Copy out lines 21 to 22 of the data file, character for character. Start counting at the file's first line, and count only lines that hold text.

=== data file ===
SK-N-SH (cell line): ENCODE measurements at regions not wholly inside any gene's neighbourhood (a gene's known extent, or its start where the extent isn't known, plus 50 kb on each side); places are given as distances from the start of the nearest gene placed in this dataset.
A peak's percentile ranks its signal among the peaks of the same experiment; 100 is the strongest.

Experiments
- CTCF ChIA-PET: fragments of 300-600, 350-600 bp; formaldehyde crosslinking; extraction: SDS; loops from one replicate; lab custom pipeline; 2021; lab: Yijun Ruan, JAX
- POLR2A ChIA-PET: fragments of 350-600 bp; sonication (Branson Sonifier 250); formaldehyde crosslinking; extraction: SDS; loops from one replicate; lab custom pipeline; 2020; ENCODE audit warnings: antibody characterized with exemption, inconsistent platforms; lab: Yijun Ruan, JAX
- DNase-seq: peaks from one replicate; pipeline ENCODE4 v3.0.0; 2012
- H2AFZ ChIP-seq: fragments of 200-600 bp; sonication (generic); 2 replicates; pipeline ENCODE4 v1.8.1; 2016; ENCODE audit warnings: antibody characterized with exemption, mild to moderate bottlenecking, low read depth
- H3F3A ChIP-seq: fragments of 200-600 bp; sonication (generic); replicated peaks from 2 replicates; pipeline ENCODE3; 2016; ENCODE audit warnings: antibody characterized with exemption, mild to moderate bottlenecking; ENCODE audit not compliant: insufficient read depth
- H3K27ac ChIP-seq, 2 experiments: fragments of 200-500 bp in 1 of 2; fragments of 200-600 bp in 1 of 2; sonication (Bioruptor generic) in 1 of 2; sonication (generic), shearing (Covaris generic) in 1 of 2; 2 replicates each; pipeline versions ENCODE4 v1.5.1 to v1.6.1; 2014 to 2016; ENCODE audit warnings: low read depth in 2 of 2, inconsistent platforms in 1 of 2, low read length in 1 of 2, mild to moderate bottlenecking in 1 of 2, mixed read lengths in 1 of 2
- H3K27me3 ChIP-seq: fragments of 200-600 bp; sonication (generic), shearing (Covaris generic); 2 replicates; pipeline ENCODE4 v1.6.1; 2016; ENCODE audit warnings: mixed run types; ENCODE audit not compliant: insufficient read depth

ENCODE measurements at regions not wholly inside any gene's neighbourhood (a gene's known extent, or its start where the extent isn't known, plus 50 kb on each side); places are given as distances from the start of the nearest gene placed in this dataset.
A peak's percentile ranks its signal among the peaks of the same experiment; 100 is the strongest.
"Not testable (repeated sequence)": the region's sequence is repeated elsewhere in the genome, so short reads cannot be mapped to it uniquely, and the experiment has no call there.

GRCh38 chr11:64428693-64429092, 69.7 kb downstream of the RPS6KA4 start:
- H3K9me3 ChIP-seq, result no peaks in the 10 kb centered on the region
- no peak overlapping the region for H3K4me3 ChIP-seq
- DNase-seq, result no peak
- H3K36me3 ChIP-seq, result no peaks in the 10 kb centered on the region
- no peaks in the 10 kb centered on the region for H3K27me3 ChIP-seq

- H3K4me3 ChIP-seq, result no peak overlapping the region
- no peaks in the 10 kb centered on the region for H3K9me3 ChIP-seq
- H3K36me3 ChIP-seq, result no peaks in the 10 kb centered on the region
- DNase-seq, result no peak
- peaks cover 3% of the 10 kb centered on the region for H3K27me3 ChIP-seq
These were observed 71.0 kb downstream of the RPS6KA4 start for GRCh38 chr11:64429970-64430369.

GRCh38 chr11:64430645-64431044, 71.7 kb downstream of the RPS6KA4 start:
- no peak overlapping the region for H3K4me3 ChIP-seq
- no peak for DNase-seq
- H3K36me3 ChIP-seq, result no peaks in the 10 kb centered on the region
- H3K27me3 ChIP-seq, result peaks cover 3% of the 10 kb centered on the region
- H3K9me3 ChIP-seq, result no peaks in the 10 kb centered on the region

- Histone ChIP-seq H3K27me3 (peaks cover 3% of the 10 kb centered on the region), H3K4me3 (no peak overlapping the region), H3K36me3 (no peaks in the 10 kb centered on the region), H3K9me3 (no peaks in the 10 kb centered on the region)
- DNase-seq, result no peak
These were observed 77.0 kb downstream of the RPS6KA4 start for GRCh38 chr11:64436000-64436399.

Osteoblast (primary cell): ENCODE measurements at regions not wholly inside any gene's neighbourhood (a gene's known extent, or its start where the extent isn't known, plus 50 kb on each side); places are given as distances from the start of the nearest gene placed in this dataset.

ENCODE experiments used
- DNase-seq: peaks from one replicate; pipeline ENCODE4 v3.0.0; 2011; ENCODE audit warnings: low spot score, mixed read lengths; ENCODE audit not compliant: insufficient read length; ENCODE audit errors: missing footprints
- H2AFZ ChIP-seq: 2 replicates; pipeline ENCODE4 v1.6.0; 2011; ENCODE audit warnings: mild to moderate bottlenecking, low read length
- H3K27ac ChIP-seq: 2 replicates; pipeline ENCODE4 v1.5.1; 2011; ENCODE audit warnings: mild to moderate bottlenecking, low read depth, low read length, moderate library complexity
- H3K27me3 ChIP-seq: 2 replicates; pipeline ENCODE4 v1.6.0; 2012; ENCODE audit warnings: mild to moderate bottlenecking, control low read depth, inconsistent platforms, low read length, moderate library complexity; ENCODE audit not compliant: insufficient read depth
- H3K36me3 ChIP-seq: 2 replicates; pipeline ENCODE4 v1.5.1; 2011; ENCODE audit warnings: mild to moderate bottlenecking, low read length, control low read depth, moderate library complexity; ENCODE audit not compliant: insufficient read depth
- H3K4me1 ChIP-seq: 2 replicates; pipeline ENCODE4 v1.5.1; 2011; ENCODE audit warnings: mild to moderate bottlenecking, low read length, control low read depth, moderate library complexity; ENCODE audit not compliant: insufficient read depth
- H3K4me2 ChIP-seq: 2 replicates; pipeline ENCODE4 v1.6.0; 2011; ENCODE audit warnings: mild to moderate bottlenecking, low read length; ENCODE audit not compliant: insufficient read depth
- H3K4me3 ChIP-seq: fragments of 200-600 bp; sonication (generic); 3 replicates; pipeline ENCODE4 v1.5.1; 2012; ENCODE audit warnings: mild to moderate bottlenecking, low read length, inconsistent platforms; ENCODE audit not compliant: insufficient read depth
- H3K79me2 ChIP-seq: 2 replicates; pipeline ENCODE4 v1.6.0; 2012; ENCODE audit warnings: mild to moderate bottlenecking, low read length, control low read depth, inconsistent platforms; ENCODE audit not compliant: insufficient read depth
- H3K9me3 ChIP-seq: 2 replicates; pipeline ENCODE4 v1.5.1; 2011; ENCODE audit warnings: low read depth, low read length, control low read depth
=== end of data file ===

- no peaks in the 10 kb centered on the region for H3K9me3 ChIP-seq
- H3K36me3 ChIP-seq, result no peaks in the 10 kb centered on the region